Invasive Species Compendium

Detailed coverage of invasive species threatening livelihoods and the environment worldwide

Abstract

Costs to Ecuador's rice sector during the first decade of an apple snail invasion and policy recommendations for regions at risk.

Abstract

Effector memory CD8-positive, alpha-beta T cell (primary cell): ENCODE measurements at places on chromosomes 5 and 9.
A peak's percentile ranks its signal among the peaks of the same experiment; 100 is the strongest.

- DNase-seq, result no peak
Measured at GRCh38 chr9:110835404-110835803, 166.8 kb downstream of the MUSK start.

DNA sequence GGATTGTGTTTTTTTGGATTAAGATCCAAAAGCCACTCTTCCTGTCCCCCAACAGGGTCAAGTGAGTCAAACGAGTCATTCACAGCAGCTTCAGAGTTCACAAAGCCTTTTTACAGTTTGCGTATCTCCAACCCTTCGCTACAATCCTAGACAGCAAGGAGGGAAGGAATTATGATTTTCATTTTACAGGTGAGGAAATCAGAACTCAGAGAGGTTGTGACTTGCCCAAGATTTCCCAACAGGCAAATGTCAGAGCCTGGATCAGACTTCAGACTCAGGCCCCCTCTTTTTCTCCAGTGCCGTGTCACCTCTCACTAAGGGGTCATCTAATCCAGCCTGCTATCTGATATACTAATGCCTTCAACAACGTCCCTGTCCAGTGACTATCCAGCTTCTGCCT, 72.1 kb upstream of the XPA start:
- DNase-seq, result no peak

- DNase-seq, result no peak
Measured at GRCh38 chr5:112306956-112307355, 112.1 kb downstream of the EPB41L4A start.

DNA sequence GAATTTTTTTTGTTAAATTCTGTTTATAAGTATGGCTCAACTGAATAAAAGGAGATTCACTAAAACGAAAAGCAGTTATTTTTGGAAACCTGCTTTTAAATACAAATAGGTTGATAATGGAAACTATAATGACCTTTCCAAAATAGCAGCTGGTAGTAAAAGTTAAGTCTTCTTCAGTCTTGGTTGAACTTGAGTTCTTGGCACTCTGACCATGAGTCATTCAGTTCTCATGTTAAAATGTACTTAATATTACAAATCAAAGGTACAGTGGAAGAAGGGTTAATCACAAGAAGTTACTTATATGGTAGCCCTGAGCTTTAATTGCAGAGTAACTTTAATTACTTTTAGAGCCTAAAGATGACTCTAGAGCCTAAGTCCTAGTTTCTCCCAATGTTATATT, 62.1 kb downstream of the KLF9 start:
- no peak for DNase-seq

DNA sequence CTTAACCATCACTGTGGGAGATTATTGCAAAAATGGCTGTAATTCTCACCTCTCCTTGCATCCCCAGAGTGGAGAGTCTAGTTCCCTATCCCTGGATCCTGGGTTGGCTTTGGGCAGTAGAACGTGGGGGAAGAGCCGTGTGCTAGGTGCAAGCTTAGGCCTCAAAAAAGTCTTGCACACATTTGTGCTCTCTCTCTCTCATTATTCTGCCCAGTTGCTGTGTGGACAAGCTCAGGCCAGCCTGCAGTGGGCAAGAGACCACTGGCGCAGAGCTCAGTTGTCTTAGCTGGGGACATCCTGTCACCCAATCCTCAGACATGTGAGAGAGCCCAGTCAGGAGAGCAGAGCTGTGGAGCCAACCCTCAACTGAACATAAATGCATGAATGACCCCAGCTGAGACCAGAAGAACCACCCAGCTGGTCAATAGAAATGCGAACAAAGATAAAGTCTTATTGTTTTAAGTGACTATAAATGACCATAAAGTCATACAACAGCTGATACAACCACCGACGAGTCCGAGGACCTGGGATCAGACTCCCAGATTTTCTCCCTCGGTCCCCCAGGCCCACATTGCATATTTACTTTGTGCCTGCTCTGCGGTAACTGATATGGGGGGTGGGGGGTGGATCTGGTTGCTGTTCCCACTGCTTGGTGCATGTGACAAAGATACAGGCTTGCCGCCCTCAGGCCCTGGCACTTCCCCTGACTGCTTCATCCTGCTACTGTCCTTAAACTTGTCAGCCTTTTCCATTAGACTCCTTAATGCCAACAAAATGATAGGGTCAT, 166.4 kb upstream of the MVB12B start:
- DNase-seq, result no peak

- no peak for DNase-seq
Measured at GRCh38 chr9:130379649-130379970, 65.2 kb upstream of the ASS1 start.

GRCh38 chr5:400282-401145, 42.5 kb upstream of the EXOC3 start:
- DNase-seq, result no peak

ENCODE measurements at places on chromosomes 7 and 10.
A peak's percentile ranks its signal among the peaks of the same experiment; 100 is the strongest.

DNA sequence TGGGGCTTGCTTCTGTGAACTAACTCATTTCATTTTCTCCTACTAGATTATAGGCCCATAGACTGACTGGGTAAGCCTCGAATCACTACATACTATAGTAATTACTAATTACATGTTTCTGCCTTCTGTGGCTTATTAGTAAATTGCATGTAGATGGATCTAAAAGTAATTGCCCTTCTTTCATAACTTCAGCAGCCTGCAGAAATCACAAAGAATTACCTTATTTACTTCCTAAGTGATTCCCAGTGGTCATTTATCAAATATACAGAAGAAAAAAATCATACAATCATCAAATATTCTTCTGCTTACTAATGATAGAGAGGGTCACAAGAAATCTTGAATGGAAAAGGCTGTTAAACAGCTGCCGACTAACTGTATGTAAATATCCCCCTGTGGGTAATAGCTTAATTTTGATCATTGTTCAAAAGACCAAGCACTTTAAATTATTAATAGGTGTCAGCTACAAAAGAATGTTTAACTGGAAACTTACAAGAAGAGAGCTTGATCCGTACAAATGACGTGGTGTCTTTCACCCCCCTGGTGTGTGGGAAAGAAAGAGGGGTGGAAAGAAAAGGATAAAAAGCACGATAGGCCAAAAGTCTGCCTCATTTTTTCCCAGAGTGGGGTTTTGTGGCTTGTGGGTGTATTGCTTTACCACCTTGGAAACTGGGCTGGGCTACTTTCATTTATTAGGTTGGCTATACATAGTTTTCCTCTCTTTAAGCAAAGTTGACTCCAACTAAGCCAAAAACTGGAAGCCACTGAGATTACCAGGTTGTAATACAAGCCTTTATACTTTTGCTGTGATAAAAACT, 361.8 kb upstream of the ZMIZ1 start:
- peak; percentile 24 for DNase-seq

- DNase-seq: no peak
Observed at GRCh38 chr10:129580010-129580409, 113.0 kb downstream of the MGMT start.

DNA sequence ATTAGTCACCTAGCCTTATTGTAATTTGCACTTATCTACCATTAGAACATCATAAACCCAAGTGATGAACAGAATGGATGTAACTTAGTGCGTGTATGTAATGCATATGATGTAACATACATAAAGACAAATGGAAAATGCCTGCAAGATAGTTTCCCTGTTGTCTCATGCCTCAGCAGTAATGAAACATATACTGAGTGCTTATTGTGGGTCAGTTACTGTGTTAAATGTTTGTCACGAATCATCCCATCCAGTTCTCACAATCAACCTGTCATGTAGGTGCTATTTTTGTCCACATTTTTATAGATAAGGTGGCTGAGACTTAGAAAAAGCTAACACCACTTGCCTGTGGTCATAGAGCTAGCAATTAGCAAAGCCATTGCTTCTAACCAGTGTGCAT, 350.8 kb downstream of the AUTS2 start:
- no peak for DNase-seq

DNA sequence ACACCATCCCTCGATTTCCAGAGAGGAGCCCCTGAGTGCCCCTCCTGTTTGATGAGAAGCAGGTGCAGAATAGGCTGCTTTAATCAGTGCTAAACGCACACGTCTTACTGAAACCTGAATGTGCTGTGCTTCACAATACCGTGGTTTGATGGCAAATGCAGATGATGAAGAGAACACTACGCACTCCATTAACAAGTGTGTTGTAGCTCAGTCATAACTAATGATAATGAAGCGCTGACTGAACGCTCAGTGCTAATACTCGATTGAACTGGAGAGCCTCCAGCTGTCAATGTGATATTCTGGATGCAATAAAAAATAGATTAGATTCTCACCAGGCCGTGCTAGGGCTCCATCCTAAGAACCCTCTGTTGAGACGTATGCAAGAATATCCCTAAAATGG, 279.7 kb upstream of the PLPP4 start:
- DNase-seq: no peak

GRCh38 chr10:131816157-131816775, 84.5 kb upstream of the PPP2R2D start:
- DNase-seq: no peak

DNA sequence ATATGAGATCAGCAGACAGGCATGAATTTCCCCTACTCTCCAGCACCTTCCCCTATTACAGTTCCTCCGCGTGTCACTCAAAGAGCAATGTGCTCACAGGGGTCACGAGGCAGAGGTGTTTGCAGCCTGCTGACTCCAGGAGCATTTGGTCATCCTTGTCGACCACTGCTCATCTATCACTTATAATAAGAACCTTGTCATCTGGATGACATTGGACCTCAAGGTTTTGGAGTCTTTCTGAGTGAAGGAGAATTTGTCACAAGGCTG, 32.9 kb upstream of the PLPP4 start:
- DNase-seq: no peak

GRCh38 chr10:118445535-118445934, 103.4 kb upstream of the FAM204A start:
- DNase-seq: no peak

Invasive Alien Species (IAS) can become a tremendous burden to national economies; however, few studies have quantified the economic impacts of IAS, particularly for developing nations. The golden apple snail, Pomacea canaliculata (Lamarck), was introduced into Ecuador in 2005. By 2012, the snail had affected 94% of Ecuador's rice-growing areas. We used government surveys of rice production and snail distributions, as well as yearly production costs and rice prices, to estimate snail-associated losses to rice productivity and profitability between 2005 and 2015 - the first decade of P. canaliculata in Ecuador. Based on the intensity of the invasion and changing management practices, we estimate that the golden apple snail caused accumulated losses of 35.65 K tons of rice grain (worth US$23.10 M) with further productivity losses (lost inputs and labour) of US$9.61 M (total = US$32.71 M), until 2015. Based on survey information, we estimate that 90% of affected fields were treated with pesticides during the 5 years following initial establishment of the snail on individual rice farms. Pesticides potentially saved up to $10 M in damage during peak snail densities in 2012. By 2015, prophylactic molluscicide treatments were costing the nation US$15.24 M annually (including application costs: accumulated 10-year cost = $123.46 M, assuming 90% coverage). Increasing pesticide and labour costs, but relatively stable farm-gate rice prices, suggest that the continued chemical control of golden apple snail in Ecuador is economically unsustainable. We discuss possible alternatives to prophylactic molluscicide applications that can increase the economic and environmental sustainability of rice production in the face of high densities of apple snails during post-introduction outbreaks. We suggest that nations at high risk from invasive apple snails (e.g., Bangladesh, India, Colombia and Peru) could avoid substantial losses by pre-emptively researching and adopting mechanized crop establishment practices that not only reduce labour costs, but also prevent potential damage from apple snails to rice.